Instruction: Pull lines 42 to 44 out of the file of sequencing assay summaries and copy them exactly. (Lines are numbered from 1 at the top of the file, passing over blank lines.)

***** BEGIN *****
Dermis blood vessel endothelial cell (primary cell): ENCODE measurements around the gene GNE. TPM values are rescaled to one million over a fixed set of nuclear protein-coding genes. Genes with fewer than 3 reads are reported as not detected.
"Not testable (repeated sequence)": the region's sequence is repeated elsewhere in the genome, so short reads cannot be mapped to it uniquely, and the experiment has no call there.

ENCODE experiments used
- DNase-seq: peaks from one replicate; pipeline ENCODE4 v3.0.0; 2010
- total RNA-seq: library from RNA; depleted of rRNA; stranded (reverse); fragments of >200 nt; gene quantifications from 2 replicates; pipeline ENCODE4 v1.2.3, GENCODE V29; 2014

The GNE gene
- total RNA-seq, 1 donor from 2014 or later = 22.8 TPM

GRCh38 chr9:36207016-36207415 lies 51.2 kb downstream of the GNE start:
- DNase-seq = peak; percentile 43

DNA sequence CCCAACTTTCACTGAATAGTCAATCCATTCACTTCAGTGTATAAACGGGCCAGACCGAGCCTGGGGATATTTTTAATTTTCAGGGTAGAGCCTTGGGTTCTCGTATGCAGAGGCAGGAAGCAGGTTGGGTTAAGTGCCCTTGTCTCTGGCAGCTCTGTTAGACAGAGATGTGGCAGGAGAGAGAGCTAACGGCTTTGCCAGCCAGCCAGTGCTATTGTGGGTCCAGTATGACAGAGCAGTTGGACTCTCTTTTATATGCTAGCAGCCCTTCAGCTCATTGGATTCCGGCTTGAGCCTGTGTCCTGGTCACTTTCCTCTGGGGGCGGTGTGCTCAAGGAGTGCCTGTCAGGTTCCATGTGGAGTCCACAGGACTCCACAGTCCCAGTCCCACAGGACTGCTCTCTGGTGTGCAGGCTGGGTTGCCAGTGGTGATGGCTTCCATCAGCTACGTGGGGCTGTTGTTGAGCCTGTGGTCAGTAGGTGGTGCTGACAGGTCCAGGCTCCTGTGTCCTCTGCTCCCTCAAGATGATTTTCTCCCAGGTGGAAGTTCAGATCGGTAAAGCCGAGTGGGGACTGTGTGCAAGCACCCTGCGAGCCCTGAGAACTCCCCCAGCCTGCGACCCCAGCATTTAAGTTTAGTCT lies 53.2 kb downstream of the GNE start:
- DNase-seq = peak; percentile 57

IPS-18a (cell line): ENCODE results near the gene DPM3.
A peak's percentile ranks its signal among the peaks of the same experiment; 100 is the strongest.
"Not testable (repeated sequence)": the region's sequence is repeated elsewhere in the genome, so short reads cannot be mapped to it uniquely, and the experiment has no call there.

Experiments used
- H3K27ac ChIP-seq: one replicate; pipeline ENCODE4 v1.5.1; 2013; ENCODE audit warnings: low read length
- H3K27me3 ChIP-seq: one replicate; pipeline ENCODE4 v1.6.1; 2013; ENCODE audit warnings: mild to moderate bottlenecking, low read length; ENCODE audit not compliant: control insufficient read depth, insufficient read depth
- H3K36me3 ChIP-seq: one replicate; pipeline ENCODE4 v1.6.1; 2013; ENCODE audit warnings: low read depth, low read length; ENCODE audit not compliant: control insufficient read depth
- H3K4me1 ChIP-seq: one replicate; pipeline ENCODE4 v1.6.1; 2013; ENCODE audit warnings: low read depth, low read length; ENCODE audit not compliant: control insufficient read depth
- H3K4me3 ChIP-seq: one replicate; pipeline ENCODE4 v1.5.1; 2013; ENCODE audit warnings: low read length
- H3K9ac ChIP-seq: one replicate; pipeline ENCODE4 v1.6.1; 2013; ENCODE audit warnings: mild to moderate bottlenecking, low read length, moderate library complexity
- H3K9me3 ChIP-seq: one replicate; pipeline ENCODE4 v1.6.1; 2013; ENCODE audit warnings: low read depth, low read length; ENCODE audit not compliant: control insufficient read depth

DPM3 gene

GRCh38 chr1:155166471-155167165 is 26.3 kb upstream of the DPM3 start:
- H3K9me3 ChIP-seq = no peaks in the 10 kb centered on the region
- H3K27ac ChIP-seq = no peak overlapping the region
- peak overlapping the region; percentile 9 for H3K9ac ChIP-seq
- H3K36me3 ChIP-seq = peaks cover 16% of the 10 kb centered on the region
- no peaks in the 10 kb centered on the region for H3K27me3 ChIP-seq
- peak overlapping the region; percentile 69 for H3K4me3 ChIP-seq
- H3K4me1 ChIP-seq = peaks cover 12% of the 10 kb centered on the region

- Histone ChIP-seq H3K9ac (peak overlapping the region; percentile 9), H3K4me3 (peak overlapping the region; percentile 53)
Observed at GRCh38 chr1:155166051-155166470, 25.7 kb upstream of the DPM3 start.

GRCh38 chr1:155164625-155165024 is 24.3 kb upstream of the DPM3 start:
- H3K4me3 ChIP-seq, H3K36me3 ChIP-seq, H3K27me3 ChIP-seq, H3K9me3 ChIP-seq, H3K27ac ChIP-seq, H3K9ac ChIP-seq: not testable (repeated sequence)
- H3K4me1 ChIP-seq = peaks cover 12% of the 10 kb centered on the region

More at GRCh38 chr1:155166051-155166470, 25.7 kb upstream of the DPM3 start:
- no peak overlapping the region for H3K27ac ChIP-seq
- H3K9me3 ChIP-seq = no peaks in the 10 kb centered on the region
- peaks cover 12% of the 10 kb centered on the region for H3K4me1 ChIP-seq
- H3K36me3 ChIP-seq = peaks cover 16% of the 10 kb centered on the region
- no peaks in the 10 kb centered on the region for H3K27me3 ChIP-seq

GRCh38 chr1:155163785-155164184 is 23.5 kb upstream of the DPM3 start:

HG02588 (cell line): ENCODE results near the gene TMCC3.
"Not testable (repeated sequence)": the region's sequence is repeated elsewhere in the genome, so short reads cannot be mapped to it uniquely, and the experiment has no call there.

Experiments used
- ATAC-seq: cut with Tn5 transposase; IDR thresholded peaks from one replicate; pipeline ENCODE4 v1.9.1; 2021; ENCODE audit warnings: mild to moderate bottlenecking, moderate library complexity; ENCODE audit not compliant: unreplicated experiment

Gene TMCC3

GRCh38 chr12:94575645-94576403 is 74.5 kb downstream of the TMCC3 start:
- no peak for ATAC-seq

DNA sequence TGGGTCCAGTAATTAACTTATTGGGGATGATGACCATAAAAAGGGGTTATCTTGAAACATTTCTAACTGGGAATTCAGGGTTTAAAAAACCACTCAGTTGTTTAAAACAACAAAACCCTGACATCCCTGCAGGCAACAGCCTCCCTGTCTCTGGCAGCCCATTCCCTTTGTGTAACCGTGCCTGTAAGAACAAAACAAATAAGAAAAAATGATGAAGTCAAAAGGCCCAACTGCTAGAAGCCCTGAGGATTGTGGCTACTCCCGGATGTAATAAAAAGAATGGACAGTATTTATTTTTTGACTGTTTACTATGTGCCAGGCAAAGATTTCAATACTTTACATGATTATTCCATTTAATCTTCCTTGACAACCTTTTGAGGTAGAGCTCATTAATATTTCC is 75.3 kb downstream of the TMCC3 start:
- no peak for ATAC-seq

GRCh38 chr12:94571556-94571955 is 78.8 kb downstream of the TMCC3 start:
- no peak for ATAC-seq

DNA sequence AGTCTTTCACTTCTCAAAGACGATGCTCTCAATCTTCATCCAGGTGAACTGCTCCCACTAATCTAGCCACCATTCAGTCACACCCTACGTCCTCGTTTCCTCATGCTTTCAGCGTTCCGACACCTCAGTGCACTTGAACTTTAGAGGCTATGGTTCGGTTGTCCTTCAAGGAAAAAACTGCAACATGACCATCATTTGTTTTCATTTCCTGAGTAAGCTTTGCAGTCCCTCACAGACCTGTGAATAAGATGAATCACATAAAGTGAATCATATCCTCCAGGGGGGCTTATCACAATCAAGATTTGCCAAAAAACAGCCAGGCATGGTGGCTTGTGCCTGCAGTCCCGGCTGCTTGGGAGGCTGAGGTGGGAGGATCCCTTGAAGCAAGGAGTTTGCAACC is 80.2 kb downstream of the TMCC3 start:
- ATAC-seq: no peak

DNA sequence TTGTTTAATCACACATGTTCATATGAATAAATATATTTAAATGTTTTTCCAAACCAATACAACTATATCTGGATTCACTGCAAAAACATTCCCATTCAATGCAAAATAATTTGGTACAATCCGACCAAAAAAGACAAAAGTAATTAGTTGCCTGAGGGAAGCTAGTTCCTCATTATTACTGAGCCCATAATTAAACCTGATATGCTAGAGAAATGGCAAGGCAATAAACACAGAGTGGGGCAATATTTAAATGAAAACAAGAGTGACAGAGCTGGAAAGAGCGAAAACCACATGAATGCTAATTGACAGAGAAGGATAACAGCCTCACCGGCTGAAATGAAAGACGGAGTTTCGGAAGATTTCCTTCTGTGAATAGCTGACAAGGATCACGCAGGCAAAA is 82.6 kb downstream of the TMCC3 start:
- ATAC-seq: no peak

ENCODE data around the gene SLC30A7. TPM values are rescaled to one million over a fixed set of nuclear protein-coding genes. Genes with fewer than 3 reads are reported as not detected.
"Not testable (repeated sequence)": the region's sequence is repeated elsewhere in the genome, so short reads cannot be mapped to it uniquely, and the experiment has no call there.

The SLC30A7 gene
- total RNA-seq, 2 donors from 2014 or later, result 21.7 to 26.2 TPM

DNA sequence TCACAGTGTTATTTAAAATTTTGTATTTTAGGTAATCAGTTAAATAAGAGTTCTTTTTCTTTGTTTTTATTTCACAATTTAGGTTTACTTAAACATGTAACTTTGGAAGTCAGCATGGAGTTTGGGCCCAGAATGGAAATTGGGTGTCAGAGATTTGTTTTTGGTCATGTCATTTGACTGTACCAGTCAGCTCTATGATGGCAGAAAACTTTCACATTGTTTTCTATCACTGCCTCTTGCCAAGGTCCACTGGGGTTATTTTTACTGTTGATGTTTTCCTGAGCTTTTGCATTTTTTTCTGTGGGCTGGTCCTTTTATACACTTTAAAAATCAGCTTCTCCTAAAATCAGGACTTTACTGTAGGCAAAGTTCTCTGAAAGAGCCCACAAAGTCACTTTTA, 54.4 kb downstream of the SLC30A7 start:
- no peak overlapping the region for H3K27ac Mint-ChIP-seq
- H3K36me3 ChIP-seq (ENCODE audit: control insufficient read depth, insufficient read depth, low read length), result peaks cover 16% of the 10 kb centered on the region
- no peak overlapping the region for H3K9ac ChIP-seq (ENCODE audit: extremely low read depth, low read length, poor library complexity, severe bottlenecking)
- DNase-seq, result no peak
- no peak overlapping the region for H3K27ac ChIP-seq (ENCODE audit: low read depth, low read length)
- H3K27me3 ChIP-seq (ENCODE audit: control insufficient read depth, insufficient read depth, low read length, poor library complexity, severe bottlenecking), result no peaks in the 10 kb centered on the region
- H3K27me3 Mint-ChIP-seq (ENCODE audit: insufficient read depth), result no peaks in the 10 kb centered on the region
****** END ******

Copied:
- no peaks in the 10 kb centered on the region for H3K27me3 ChIP-seq

GRCh38 chr1:155163785-155164184 is 23.5 kb upstream of the DPM3 start:

HG02588 (cell line): ENCODE results near the gene TMCC3.